Free to Work: Labor Law, Emancipation, and Reconstruction, 1815-1880
In this intriguing and innovative work, James D. Schmidt examines federal efforts to establish "free labor" in the South during and after the Civil War by exploring labor law in the antebellum North and South and its role in the development of a capitalist labor market. Identifying the emergence of conservative, moderate, and liberal stances on state intervention in the labor market, Schmidt develops three important case studies--wartime Reconstruction in Louisiana, the Thirteenth Amendment, and the Freedmen's Bureau--to conclude that the reconstruction of free labor in the South failed in large part because of the underdeveloped and contradictory state of labor law. The same legal principles, Schmidt argues, triumphed in the postwar North to produce a capitalist market in labor.
What people are saying - Write a review
We haven't found any reviews in the usual places.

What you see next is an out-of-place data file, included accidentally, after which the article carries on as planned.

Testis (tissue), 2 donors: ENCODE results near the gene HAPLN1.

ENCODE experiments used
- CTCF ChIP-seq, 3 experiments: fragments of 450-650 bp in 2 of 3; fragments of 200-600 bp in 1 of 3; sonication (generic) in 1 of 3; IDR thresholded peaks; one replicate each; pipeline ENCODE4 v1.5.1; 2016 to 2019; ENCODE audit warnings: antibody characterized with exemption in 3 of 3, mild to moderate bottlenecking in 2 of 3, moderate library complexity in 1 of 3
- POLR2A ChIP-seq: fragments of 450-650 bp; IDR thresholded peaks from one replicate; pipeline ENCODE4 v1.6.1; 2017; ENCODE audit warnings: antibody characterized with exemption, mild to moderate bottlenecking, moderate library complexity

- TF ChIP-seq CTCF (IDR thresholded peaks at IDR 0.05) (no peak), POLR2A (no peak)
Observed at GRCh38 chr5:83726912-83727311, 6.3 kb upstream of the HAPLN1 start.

African Americans agents Alabama antebellum antebellum period apportionment apprenticeship argued arrest artisans assistant commissioner beggars Black Codes bourgeois BRFAL-AL BRFAL-SC capitalist labor charity Civil County discipline discourse elite emancipation employers employment enforce entire contracts entirety farm former slaves free labor free-labor law Freedmen's Bureau freedpeople hired Ibid idleness indenture industrial January jurists Justice Kiddoo labor contracts labor law labor market labor power legislature liberal Liedtke litigation Louisiana Massachusetts master ment middle-class North northern Oliver Otis Howard overseers paupers Pennsylvania Pinkerton plantation planters poor laws poorhouse postwar poverty prewar punishment radical Reconstruction reformers regulations Report Republican right to quit role rules Saxton Scott to Howard servants servitude Session Laws slavery social society South Carolina southern southern courts state's statutes Supreme Court Swayne Texas Thirteenth Amendment tion tramp laws Tribune Union army University Press vagrancy laws Wager Swayne wages wartime whites William workers York York Tribune